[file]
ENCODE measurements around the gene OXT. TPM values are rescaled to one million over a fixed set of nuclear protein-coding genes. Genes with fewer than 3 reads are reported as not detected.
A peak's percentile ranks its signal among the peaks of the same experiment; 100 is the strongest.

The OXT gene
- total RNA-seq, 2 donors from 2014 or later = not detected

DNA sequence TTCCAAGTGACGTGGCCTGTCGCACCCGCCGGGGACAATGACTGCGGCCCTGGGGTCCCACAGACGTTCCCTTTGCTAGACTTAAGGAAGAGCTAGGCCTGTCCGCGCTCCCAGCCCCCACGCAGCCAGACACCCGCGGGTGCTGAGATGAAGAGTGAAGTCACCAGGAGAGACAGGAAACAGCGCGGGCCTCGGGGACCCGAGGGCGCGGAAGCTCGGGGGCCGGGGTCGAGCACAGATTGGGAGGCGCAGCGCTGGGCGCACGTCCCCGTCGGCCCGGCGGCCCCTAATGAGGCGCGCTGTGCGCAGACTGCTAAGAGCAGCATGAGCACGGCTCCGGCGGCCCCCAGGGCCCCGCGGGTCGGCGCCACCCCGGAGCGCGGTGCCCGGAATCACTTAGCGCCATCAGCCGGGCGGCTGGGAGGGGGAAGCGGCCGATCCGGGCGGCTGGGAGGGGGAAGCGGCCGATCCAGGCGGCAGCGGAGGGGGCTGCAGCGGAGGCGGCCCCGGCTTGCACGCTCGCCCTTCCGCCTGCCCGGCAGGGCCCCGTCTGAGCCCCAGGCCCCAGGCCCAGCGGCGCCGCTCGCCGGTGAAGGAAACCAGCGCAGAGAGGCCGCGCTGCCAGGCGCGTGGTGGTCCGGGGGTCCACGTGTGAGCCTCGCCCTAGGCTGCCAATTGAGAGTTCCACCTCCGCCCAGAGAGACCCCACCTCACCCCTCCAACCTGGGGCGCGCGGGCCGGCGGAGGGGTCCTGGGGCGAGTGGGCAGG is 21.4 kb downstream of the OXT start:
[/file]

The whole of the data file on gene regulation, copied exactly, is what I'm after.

ENCODE measurements around the gene OXT. TPM values are rescaled to one million over a fixed set of nuclear protein-coding genes. Genes with fewer than 3 reads are reported as not detected.
A peak's percentile ranks its signal among the peaks of the same experiment; 100 is the strongest.

The OXT gene
- total RNA-seq, 2 donors from 2014 or later = not detected

DNA sequence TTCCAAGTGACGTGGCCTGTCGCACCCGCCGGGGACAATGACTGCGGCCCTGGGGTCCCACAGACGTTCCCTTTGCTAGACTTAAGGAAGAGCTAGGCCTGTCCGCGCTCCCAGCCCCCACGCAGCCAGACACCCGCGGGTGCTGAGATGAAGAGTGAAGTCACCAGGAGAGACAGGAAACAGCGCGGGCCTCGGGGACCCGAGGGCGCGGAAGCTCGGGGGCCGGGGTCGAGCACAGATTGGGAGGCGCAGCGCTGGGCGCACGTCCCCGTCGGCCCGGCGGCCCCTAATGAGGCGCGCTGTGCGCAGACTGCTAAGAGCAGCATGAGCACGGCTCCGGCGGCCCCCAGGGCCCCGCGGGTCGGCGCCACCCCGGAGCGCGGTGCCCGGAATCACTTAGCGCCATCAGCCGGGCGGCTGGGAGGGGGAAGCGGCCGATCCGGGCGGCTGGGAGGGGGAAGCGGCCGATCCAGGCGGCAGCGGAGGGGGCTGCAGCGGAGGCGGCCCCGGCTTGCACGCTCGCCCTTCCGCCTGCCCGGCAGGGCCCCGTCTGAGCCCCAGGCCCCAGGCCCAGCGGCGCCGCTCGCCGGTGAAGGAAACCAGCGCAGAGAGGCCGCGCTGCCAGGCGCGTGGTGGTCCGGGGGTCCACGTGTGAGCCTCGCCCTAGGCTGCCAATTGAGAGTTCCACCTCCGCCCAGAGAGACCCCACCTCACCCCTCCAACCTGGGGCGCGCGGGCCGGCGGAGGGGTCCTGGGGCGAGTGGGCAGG is 21.4 kb downstream of the OXT start: